This is just a "what if" scenario. We are probably moving back to the US next year. Currently in US and the townhouse we downsized into is simply killing my hip. Steps to the front door, three times as many to back door (to carry in groceries.) On icy days it's really a pain. In the meantime, we have just had tenants sign a lease on a similar sized ranch duplex with a small yard. (I have a back patio that is 90% concrete, ugh.) They put down only security deposit, will pay first month's rent on 1/1/20 and move in. I find myself thinking wistfully that I'd like to move in THERE and out of HERE. I'm not going to do it, there is too much in the air for us just now. (As in we might not be moving back here next year.) I'm just idly wondering what legally would be required if I did do it. I once had a tenant pull out three days after putting down her deposit. (Job transfer she claimed.) I tried to keep her deposit as she cost me marketing time, she took me to small claims and won. Judge said she didn't move in, so I really didn't suffer damages. (Someone ended up moving in a week later so he wasn't wrong.) I'd have to return the deposit, of course. But could I be legally forced to give them the promised property? Can landlords cancel as easily as that previous potential tenant did? Again, just idly wondering. Anyone ever done it?
A contract is a contract In my opinion and in the eyes of the court. On the day that lease starts you would be trespassing on their leasehold estate.
The solution is to ask, offer up your current townhouse, or try to buy them out of the lease. Usually when a tenant breaks their lease with us I don’t sue them for damages but I do keep their damage deposit.
Short answer yes, when you sign a lease with a tenant you can not change your mind
@Nancy P. I don't know if your state tends to be more conservative or liberal. In general I think most courts tend to side with the tenant.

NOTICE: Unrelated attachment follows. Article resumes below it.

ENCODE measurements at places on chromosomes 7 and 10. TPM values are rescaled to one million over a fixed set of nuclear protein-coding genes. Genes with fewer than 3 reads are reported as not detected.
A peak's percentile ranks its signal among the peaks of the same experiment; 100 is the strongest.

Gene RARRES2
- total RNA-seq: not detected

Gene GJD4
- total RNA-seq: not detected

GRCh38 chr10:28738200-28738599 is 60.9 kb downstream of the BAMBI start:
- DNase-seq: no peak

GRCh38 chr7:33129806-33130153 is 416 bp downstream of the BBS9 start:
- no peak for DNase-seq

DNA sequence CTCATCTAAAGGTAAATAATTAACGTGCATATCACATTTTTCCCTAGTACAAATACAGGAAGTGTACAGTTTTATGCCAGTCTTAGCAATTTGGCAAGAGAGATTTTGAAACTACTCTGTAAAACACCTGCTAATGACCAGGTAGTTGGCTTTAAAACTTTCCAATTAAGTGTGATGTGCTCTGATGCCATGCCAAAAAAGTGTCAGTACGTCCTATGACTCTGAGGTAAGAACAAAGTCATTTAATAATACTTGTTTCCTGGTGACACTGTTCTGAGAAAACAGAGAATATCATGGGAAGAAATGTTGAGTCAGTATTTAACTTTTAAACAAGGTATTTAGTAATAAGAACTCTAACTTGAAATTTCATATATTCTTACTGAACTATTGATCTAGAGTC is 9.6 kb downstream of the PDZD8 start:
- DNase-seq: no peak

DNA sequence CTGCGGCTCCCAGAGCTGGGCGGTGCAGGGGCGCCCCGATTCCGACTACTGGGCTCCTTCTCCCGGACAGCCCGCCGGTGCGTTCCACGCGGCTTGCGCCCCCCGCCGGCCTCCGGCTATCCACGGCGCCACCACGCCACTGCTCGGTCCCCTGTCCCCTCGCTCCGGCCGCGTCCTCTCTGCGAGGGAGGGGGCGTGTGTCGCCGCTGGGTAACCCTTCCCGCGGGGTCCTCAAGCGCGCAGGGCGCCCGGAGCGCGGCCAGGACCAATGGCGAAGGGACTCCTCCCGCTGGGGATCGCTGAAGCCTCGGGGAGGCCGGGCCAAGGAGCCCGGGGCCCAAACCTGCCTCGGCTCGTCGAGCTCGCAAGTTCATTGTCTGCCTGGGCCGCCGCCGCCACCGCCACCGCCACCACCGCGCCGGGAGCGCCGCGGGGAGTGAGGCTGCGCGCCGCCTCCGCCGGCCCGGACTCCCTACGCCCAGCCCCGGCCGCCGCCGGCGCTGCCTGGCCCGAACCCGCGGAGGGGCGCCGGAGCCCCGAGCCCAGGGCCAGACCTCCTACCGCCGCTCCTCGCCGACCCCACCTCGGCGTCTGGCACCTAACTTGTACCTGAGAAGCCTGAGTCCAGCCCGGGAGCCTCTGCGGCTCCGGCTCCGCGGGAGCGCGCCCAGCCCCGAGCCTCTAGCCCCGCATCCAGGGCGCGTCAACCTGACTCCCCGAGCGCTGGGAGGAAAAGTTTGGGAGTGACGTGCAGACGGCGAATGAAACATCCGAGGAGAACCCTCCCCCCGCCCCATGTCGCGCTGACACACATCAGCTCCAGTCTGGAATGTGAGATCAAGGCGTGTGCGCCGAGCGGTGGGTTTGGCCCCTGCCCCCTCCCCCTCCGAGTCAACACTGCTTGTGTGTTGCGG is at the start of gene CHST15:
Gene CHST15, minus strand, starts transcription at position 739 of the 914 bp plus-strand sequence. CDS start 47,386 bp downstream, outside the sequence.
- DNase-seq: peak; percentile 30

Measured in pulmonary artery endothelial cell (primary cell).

You will want to talk to an attorney in your state if you are considering this as an option but you have a legally binding contract when you have a signed agreement and collect the deposit. If you did back out you would be in breach and could be liable for any damages they incur which could be finding a hotel and storage until they can find a place to rent.
In your initial example they were in breach of the contract however the judge ruled that you had no real damages. If it took you another month to rent the unit you may have been awarded part of the deposit to recoup for damages but the court wasn't there to enrich you.
I am not an attorney, my comment is based on my understanding of contract law.
Other possible problem. Let’s say you lease a property and take deposit because a unit was coming vacant, but the current tenant refuses to leave and becomes a holdover tenant. Similar situation to the one asked in this post. I wonder how that situation plays out? I’m glad that I haven’t had that one yet. Can’t lease a property that you don’t have possession of
I'm in Illinois, but not Cook County. If I were to do this, it would be BEFORE the lease began. Depending on the tenant's current situation, it might or might not be a hardship for them. (I happen to know their current lease ends January 31st, If I were to break it today...is it really a hardship? I would assume a little more leaning towards the tenant's rights here. But in the case above, the judge didn't even ASK if I had found a tenant when she took me to small claims court, about 2 1/2 months later. Just awarded it to her. So I'm not going to do it, I'm not a jerk even if I knew I was coming back here soon. Was just idly wondering. Thanks for the responses.
Is the one you're living in in the same area as the one you want to live in? Talk to them, maybe they'd want the town house instead? Especially if you have physical problems, they may help you out. You won't get what you don't ask for.
It's about five miles away. Same town, we are close to downtown, and the train station. But they have Golden Doodle so I'm sure they'd want the yard. Again, not going to do it....just resolved that I'm not spending my old age in THIS house. The stairs seem to be done wrongly...they are quite narrow front to back AND steep. Stairs in general don't hurt nearly this much.